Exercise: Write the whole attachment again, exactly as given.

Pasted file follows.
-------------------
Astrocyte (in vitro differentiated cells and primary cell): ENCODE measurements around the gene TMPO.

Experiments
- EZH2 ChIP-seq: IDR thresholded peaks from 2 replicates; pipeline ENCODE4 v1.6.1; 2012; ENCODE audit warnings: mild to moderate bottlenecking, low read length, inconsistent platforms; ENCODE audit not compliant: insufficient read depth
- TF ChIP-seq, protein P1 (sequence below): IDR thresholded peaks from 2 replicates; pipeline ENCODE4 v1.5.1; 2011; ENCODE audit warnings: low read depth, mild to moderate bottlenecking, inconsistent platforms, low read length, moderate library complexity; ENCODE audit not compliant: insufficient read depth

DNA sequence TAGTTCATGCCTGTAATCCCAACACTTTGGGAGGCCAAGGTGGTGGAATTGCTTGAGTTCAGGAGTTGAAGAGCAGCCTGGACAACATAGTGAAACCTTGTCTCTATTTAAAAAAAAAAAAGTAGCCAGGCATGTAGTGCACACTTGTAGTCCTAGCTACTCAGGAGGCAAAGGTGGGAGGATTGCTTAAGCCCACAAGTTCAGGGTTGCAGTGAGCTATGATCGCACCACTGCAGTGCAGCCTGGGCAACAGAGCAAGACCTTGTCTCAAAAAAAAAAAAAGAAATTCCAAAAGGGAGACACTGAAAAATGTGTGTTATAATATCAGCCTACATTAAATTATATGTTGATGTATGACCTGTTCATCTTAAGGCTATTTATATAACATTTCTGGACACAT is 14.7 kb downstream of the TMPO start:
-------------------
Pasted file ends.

Astrocyte (in vitro differentiated cells and primary cell): ENCODE measurements around the gene TMPO.

Experiments
- EZH2 ChIP-seq: IDR thresholded peaks from 2 replicates; pipeline ENCODE4 v1.6.1; 2012; ENCODE audit warnings: mild to moderate bottlenecking, low read length, inconsistent platforms; ENCODE audit not compliant: insufficient read depth
- TF ChIP-seq, protein P1 (sequence below): IDR thresholded peaks from 2 replicates; pipeline ENCODE4 v1.5.1; 2011; ENCODE audit warnings: low read depth, mild to moderate bottlenecking, inconsistent platforms, low read length, moderate library complexity; ENCODE audit not compliant: insufficient read depth

DNA sequence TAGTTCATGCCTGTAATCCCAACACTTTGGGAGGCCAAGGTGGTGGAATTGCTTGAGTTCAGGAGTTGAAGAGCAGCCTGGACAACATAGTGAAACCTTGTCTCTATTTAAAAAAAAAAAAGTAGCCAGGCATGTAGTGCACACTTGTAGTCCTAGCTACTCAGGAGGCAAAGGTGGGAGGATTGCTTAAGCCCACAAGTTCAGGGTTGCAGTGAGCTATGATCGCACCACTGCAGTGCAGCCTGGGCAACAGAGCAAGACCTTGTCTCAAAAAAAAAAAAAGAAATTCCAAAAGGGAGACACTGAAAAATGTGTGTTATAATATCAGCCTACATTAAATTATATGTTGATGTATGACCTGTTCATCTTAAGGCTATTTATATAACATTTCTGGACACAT is 14.7 kb downstream of the TMPO start: